When we last left our hero (me), I was recovering from a jaundice of unknown etiology and losing my toenails as the aftermath of some kind of infection. I had been lulled into thinking that since my symptoms were resolving, that I was actually getting better.
I thought it was a little weird when the skin on my hands started to peel off, but figured my skin was just dry.
When PH mentioned that my eyes were looking bloodshot, I shrugged it off.
The next morning, I walked to the bathroom sink, scratching my hands irritably, to look for moisturizer, and glanced at my face in the mirror.
“Oh my GOD,” I said.
“What?” mumbled PH from the bed.
“I told you…”
I looked like a character from a Stephenie Meyer… well, I won’t say novel… collection of pages with words on them.
My eyes were flamingly bloodshot, angrier than the angriest pink eye. But they felt totally normal. No sand in my eyes, no itching, no pain. They felt normal, but looked distinctly scary.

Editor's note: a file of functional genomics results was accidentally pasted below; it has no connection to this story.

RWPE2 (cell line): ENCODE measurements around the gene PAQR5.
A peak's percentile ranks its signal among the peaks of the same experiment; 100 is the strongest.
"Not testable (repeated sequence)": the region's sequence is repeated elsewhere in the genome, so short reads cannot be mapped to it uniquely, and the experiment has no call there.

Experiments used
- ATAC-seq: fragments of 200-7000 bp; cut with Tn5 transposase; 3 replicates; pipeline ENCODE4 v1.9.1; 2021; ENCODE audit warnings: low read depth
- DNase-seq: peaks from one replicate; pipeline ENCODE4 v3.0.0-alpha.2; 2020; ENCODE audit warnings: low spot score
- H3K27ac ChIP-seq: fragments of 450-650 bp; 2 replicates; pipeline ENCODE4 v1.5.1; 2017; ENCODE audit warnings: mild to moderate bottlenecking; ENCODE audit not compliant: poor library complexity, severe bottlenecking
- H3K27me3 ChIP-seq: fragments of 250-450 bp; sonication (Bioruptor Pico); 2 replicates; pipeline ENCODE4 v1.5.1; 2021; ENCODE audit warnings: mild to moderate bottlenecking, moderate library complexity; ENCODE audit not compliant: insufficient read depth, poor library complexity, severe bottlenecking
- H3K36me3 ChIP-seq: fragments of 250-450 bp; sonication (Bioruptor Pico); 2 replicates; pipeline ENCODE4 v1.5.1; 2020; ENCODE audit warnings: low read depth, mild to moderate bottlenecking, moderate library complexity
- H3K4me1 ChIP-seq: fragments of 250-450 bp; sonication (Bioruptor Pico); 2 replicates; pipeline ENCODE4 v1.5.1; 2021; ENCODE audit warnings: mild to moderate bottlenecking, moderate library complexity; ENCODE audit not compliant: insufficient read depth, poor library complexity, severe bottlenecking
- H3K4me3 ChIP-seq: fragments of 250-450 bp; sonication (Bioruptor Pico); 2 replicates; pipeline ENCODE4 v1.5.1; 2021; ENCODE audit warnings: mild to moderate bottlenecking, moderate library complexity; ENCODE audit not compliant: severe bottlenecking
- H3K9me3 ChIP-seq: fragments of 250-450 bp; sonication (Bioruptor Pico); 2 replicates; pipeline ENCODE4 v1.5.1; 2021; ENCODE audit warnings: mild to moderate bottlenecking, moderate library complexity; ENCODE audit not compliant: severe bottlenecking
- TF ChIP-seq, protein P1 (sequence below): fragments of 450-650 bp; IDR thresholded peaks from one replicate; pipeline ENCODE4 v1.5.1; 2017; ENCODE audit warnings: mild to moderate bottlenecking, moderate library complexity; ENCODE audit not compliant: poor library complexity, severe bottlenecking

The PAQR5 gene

“Well, that’s weird…”
I was also having a lot of weird muscle pains. It felt like I’d spent a day hiking up mountains, instead of two weeks lying around letting other people take care of my three year old. My hands continued to peel, shedding large pieces of parchment-like white flakes all over our house.
I booked a follow up with my useless GP when we arrived home and gave her all my records. She didn’t even shine a light in my eyes. She glanced over the paperwork I brought from Nova Scotia, and ordered repeat blood tests to make sure my liver enzymes continued to improve. She said the same thing all the other doctors had:
“I think this is some kind of a virus. Just rest and it will keep improving.”
“My mother thinks I have leptospirosis, because I work with animals and it can cause red eyes,” I said.
There was some tapping at the computer. I strongly suspect my doctor was googling leptospirosis.
“Well, I can add on a test for it but I think this is viral.”
I tried to go back to work.
It didn’t go well.
I shuffled aroound in my Crocs, alarming clients with my red eyes, routinely sweeping up my skin cells as they littered the floor, and then sinking to said floor to rest in between appointments.
“Go home,” my boss said.
My head was starting to hurt.
Like, really hurt.